In making its annual announcement of numbers of participants in the game this week, New Zealand Rugby announced that “rugby remain[s] a strong part of New Zealand communities” and “the game remains in an excellent shape”. However, a closer look at the statistics suggests that the core foundation of amateur Rugby Union in New Zealand, the community-based amateur club, faces significant challenges.
Let’s take a look at the numbers. Those aged 5 to 20 comprise less than a quarter (22%) of New Zealand’s population, but comprise 81% of all registered rugby players in the country. Those aged 5 to 12 comprise only around 10% of the population, but 55% of all registered rugby players. It is no longer news that the child participation rate does not flow through to the adult game, as this ratio has been relatively constant from year-to-year. However, those aged over 21 years comprise around 72% of the total population, but only 18% of all registered rugby players. (If you were to narrow this age range to those aged 21 to 50, as an approximate age band for those continuing to play rugby, the total population figure for the adult player group would fall to 40%).
These numbers indicate that only half the number of players who play as children are continuing playing as teenagers. And only two-thirds of teenagers continue to play rugby in adult life. This is perhaps not a new trend, but it is the primary issue for the viability of amateur rugby clubs (of which there are estimated to be around 600), across New Zealand.
With less than 30,000 adult players spread across the active clubs in the country (or 50 players per club, on average), a basic (and by necessity generalist) financial analysis highlights that many (if not most?) clubs are probably not financially viable and will almost certainly face future amalgamation or closure.
Are amateur clubs important for the future of the game?
Taking the example of a typical New Zealand amateur rugby club, *which charges subscriptions for membership of $40 for a child (aged 5 to 12), $80 for a Colts player (aged 18-20) and $120 for a Senior player (aged over 21), the total sum of player subscriptions received across New Zealand (assuming all players pay their club subscription) is only $7.8 million.
Based on the Financial Statements of a well-established urban community-based amateur Rugby club) Based on this example, before any local sponsorships, community trust or Provincial Union grants (if offered or available), that is the total sum that directly supports amateur club rugby in New Zealand. (By way of comparison, the total budget for players at each of New Zealand’s five Super Rugby franchises, is reported to be $23 million.)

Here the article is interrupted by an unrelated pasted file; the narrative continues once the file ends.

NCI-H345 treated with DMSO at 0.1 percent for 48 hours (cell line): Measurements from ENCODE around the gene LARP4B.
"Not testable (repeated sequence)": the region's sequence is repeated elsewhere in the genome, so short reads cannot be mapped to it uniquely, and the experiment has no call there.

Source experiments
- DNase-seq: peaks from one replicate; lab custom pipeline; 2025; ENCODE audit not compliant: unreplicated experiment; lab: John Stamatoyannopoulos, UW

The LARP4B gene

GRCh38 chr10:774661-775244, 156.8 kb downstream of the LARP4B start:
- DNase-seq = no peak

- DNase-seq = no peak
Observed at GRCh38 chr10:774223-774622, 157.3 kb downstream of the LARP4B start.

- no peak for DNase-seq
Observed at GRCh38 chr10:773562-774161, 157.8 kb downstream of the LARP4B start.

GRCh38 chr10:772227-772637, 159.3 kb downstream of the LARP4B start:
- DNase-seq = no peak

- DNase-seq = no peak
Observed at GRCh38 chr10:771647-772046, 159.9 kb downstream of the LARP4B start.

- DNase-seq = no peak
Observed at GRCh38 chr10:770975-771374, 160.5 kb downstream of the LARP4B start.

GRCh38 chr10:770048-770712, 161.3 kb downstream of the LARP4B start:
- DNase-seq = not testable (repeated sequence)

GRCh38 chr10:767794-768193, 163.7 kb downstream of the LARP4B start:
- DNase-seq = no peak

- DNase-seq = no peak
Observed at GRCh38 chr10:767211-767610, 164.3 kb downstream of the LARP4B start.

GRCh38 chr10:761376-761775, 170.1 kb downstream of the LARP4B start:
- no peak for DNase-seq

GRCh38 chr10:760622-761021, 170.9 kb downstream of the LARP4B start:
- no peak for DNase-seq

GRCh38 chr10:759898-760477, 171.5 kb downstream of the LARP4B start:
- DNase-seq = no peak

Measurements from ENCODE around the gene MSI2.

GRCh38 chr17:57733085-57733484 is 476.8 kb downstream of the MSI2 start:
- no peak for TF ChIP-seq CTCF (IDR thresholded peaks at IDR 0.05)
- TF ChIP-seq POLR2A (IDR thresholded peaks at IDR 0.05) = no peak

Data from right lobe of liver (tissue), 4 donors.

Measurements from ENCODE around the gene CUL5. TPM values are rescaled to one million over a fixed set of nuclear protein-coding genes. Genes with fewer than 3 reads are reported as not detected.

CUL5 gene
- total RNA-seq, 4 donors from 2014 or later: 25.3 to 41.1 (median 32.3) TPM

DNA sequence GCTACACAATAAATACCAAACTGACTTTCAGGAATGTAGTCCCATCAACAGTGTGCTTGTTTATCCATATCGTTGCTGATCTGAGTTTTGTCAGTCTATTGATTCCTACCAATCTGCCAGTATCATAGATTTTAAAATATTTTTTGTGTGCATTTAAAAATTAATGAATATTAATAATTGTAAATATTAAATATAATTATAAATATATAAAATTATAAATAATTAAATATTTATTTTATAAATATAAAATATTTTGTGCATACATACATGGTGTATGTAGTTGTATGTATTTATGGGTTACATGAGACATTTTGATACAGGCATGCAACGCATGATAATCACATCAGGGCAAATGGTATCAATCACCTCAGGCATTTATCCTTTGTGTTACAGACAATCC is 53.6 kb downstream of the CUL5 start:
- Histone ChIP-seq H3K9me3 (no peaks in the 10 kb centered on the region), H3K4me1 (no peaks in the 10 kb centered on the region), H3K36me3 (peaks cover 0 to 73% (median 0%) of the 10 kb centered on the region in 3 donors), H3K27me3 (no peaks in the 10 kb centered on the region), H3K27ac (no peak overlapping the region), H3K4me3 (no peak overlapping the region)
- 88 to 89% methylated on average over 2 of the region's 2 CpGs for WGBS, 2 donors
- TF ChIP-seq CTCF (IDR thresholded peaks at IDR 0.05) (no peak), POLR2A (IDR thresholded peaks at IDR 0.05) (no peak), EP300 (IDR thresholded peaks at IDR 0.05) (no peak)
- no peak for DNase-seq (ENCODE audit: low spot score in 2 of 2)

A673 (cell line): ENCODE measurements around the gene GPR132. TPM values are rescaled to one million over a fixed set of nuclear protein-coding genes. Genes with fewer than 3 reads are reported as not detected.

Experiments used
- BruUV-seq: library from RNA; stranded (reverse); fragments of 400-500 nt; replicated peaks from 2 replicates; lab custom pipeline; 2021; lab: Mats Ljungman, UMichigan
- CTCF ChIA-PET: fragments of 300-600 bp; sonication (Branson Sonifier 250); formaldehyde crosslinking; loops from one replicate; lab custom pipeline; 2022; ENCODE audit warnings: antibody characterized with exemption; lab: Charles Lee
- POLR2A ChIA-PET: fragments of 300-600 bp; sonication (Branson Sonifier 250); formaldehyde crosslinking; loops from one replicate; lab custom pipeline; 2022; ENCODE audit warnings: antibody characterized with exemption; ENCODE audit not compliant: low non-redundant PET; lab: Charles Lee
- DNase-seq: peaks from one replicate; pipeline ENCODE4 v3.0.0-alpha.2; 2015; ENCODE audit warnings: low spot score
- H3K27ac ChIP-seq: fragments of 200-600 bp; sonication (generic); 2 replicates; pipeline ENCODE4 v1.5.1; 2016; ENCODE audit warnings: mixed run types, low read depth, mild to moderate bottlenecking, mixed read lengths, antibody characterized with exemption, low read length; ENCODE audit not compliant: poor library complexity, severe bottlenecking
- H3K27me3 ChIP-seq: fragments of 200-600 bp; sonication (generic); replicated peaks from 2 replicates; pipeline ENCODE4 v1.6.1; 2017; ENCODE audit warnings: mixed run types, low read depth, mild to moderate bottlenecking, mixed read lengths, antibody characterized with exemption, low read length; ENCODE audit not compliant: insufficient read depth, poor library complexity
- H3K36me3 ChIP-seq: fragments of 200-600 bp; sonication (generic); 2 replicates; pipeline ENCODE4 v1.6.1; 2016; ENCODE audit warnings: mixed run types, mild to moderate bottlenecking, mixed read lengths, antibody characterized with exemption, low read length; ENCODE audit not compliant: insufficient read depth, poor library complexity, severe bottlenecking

As noted above, there are estimated to be around 600 amateur rugby clubs in New Zealand. If all clubs shared equally in the subscription revenue pool of $7.8 million (which of course they do not), the total annual budget to run the sport, per Club would be only $13,300 on average. Using the same example of the typical amateur rugby club, this sum would represent only around 10% of the club’s total playing costs (uniforms and their replacement, travel, ground hire, laundry etc.), per year. This is before the costs of operating and maintaining clubrooms and property (if the club has these facilities), are even considered.
Of course, amateur rugby clubs do not see any subscription revenue from those aged 13 to 20, as such funds flow to the educational institutions where students are enrolled. These subscriptions probably represent around $2.2 million nationally per annum. Spread across the nearly 400 secondary schools in New Zealand, the annual sum available for rugby development and administration falls to below $6,000 per school, on average. Again, based on an analysis of the playing costs of a typical secondary school, this sum would only represent around 10% of the total annual playing costs.
There is no doubt that the professional game is in excellent shape, but there’s a real question mark over how strong a part of New Zealand communities, rugby union can continue to be, in terms of on-the-ground amateur resources. It’s important to note that despite the headline growth of female players, 450 fewer registered coaches and 108 fewer registered referees were seen across New Zealand in 2017, compared to the previous year. In this writer’s opinion, coaches and referees are perhaps the canary-in-the-coal-mine that should be causing alarm. Coaches and referees are part of the amateur rugby club community.
As the amateur community weakens, there is no doubt the numbers of volunteer coaches and referees will continue to fall. Without over-stating the obvious, without these volunteers, particularly for players who are teenagers and above, players have no-one to develop them and no-one to officiate their fixtures. While the compound annual growth rate of registered players is a shade over 1%, it’s what the headline statistics are not telling us that really matters.
*Based on the Financial Statements of a well-established urban community-based amateur Rugby Club)